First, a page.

Arthritis patients: Actemra can be dangerous
People with rheumatoid arthritis thought Actemra was safe. After it was approved by the FDA in 2010, TV commercials extolled its benefits compared to other drugs for arthritis, claiming it didn’t cause heart attacks, heart failure or life-threatening lung complications. It wasn’t true.
Unfortunately, hundreds of patients died taking Actemra before word of its lethal side effects surfaced. An investigation by the Boston Globe Media’s STAT, a medical on-line news agency, revealed the facts. The Boston Globe has been awarded the Pulitzer Prize 26 times.
Sad track record of the U.S. Food and Drug Administration
Vioxx and Avandia are just two of the drugs with deadly side effects that surfaced after they were approved by the FDA.
Avandia is estimated to have caused 100,000 heart attacks, strokes, deaths and cases of heart failure,” according to a 2010 report by CBS News. It received FDA approval in 1999. It is still on the market with severe restrictions. Vioxx is estimated to have caused 88,000 heart attacks and killed 38,000 Americans, according to National Public Radio (NPR). Its 2007 report was based on data from and FDA scientist. Vioxx was approved in 1999 and recalled in 2004.
Critics say the FDA can’t control the market
The agency is apparently reluctant to sanction drug companies. It can “mandate” a recall if a drug company won’t recall a questionable drug after an FDA request, but “only in rare cases” does it do so. Nor does it oversee clinical trials of drugs seeking FDA approval. Drug manufacturers do tests of drugs they want approved and present the results to the FDA. The FDA’s approval process lets drug companies “design research that makes their products look better,” and obscure “dangerous side effects,” according to a report by The Washington Post.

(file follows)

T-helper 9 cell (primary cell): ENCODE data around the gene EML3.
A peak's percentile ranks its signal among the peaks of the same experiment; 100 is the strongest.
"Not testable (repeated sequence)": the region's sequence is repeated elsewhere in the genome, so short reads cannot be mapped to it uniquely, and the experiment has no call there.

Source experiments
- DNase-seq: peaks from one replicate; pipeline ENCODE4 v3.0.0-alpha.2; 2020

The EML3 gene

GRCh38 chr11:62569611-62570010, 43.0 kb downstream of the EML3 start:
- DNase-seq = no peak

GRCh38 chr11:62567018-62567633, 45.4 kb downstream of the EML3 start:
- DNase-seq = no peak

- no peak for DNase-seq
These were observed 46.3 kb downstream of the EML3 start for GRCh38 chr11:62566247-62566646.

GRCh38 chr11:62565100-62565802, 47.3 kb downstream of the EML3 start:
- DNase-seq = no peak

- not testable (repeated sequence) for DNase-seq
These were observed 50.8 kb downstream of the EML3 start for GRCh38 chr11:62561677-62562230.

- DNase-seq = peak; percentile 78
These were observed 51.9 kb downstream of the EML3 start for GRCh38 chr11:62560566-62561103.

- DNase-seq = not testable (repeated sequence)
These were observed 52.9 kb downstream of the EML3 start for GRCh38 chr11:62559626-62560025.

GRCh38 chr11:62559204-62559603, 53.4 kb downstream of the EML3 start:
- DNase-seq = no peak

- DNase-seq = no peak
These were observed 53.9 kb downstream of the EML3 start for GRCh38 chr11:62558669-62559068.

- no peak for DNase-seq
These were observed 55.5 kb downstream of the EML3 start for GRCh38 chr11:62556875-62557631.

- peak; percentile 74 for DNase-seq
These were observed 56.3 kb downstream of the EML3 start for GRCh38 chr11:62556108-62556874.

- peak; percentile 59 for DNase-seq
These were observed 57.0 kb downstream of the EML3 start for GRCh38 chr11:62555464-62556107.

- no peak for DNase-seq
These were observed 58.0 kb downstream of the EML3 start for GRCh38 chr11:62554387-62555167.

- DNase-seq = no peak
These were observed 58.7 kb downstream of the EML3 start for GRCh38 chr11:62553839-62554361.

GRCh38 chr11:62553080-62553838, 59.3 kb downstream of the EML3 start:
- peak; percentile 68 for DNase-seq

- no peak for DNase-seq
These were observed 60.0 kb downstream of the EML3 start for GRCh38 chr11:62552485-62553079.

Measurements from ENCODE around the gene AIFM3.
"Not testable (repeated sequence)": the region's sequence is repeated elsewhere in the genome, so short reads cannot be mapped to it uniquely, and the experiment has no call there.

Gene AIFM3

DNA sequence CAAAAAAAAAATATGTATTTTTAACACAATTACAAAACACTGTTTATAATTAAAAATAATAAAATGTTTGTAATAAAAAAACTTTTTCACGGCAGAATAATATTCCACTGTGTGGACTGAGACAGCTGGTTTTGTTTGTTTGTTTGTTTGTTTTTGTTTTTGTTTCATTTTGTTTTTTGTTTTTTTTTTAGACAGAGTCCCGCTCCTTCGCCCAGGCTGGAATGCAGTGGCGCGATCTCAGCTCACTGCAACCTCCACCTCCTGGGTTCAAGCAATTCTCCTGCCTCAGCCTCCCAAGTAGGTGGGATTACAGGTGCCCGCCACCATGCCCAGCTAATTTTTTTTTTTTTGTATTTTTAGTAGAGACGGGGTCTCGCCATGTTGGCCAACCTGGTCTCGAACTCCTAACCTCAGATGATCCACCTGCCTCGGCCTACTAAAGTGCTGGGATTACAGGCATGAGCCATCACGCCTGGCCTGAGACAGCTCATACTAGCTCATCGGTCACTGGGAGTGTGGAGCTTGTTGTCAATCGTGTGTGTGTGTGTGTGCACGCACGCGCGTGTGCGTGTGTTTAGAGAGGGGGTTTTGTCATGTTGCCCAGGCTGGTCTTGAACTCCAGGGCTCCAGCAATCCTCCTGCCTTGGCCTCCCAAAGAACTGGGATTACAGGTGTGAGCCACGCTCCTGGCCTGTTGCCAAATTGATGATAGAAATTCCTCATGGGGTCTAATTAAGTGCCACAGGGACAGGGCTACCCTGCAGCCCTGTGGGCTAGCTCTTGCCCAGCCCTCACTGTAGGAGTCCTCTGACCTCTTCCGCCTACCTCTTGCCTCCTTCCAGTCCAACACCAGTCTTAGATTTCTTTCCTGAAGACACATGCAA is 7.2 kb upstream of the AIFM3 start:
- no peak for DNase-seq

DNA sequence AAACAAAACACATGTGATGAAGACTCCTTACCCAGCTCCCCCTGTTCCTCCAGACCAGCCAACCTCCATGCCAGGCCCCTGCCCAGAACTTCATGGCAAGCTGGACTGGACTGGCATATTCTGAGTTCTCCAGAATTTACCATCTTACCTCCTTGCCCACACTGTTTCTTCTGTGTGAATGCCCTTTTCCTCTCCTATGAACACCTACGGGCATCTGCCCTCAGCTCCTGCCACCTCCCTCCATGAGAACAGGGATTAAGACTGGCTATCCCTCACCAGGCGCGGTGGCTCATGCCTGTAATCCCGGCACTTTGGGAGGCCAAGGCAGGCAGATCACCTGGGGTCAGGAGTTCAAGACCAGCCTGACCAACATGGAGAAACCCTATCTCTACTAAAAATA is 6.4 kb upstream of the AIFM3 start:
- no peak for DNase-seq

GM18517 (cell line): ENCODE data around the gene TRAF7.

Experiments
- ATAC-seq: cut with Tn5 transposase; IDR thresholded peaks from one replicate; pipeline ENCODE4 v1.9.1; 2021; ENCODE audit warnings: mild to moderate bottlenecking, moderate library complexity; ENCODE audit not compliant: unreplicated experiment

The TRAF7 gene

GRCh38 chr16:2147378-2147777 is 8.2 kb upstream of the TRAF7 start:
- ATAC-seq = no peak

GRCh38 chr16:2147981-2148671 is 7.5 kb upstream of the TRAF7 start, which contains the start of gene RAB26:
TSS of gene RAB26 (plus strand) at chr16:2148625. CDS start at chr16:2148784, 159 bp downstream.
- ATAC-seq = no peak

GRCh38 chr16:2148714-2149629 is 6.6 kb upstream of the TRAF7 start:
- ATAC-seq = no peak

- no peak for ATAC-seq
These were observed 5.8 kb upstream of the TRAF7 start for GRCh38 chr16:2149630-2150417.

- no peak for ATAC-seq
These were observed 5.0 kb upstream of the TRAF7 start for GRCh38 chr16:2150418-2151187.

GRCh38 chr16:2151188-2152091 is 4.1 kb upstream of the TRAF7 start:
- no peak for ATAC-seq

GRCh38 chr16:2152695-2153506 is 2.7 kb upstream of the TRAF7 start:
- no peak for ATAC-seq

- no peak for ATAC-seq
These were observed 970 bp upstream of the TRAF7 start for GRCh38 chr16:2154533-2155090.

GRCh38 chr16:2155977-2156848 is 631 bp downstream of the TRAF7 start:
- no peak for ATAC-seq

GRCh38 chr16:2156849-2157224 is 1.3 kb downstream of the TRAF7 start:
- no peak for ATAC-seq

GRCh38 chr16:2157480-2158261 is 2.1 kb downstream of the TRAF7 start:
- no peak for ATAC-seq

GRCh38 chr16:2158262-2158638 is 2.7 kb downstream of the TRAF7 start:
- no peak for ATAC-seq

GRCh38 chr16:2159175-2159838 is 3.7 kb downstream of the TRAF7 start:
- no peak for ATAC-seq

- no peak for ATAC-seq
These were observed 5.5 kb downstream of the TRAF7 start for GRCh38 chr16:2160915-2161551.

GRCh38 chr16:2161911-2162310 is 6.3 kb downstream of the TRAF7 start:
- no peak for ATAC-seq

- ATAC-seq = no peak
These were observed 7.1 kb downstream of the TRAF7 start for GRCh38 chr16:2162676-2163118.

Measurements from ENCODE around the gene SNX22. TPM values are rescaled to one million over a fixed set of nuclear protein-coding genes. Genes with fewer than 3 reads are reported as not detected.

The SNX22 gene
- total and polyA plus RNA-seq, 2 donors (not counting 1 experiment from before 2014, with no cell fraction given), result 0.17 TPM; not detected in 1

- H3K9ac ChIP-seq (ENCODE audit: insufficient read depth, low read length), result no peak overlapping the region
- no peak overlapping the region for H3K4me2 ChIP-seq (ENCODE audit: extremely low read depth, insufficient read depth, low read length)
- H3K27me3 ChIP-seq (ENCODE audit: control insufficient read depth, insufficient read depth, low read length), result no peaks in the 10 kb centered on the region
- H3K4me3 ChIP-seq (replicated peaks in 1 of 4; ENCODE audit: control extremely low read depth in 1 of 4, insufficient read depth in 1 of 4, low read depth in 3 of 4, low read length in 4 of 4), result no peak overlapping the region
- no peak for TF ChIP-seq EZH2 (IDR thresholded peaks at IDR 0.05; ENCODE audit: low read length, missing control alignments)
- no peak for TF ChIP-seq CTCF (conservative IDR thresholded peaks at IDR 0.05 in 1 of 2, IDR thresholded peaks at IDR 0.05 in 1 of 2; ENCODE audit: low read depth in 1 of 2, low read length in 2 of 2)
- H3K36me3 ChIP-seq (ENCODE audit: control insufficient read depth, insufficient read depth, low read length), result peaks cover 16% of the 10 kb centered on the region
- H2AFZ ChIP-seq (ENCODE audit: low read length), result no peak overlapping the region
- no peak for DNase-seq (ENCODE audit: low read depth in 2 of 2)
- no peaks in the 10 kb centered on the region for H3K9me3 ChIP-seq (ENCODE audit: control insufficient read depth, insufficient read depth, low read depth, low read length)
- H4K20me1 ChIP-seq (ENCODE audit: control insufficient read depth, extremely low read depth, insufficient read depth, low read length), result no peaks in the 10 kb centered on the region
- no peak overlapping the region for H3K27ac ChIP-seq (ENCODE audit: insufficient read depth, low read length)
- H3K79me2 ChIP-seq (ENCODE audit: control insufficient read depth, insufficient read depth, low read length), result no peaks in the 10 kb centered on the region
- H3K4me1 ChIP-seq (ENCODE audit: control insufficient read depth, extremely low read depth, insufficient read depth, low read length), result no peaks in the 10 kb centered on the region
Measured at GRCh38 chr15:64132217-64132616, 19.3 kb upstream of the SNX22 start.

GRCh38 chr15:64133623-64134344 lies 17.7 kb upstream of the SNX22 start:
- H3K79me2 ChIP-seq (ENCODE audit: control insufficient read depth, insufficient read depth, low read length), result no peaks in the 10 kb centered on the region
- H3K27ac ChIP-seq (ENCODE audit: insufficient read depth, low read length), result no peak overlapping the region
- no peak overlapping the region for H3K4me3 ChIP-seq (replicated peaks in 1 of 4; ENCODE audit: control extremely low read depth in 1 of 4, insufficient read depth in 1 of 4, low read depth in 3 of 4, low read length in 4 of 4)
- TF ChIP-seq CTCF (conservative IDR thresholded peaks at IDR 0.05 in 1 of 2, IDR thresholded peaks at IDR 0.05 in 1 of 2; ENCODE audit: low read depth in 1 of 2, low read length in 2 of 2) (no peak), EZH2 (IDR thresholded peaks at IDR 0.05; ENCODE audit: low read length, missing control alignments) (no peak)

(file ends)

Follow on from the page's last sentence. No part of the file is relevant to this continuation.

An oncologist with the Oregon Health and Science University told STAT the FDA’s approval system “is broken and all the financial incentives are lined up to keep it broken.” A Yale University study of the FDA between 2005 and 2012, found that one third of FDA approvals were “based on a single trial, there was “no uniformity” in the level of evidence used and that “40% of the approvals were based on comparing a new drug to an “existing treatment.”
When drug companies hide the facts, victims can get justice
In 2012, GlaxoSmithKline agreed to pay $3 billion in a fraud settlement for several of its drugs, including Avandia. In 2011 Merck agreed to pay $950 million to settle “thousands” of Vioxx lawsuits. Both companies knew the drugs had bad side effects but marketed them anyway.
When drug companies take advantage of the FDA’s loopholes, Wayne Wright can help. Wayne Wright is one of America’s top trial lawyers. His numerous national legal awards, based on high dollar winnings for clients, attest to his ability and dedication to securing justice for the unfairly injured. Calls and evaluations are free. Unless Wayne Wright wins a case, no fees are due.
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